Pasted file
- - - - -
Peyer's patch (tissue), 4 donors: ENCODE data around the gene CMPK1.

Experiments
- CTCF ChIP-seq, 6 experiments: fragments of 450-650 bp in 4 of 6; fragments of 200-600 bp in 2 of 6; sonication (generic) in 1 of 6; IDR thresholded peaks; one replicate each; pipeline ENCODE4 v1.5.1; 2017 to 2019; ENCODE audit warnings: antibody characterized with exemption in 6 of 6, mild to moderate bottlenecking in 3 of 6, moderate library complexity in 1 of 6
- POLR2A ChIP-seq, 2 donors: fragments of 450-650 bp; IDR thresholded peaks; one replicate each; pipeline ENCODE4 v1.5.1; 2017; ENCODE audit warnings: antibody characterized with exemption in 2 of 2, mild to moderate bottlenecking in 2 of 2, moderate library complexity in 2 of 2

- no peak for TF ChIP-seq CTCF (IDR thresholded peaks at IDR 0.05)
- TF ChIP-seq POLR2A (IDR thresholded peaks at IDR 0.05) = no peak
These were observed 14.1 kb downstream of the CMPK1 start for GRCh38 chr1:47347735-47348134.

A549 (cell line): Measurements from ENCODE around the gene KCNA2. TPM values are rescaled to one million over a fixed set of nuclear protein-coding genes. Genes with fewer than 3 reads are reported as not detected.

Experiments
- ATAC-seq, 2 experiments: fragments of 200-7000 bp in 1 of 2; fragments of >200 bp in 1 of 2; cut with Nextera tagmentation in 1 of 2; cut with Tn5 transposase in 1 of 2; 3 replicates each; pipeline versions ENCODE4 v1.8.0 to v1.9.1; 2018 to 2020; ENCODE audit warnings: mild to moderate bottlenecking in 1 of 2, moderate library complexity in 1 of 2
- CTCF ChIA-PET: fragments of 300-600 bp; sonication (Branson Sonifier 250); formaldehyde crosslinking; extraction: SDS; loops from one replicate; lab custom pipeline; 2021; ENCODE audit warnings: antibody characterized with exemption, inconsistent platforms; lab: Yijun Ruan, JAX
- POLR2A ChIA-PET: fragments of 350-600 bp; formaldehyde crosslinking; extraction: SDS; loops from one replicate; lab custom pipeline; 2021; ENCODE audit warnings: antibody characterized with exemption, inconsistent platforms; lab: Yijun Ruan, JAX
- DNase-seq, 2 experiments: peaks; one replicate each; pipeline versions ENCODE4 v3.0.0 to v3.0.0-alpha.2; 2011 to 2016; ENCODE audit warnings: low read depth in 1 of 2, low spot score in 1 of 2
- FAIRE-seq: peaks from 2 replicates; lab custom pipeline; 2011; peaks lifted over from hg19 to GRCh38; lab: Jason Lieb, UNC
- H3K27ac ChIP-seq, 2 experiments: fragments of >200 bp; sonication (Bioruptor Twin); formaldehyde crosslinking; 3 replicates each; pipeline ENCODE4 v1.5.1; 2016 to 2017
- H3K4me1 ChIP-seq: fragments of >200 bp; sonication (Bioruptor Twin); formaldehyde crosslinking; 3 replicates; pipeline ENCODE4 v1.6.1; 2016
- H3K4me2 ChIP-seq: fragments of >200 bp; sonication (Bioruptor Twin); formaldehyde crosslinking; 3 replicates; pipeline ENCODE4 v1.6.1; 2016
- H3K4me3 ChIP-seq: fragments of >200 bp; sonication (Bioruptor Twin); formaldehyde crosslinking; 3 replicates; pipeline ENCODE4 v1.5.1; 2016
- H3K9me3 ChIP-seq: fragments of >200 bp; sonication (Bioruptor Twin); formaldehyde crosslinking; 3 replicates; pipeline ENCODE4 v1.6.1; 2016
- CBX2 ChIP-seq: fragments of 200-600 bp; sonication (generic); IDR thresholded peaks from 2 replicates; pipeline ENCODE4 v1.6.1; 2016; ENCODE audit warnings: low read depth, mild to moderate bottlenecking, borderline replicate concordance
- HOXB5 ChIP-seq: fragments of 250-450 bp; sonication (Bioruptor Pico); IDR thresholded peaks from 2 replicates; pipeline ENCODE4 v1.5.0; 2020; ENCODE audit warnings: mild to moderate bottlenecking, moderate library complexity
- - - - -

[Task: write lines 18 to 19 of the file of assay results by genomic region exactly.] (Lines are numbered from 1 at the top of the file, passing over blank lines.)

- H3K4me3 ChIP-seq: fragments of >200 bp; sonication (Bioruptor Twin); formaldehyde crosslinking; 3 replicates; pipeline ENCODE4 v1.5.1; 2016
- H3K9me3 ChIP-seq: fragments of >200 bp; sonication (Bioruptor Twin); formaldehyde crosslinking; 3 replicates; pipeline ENCODE4 v1.6.1; 2016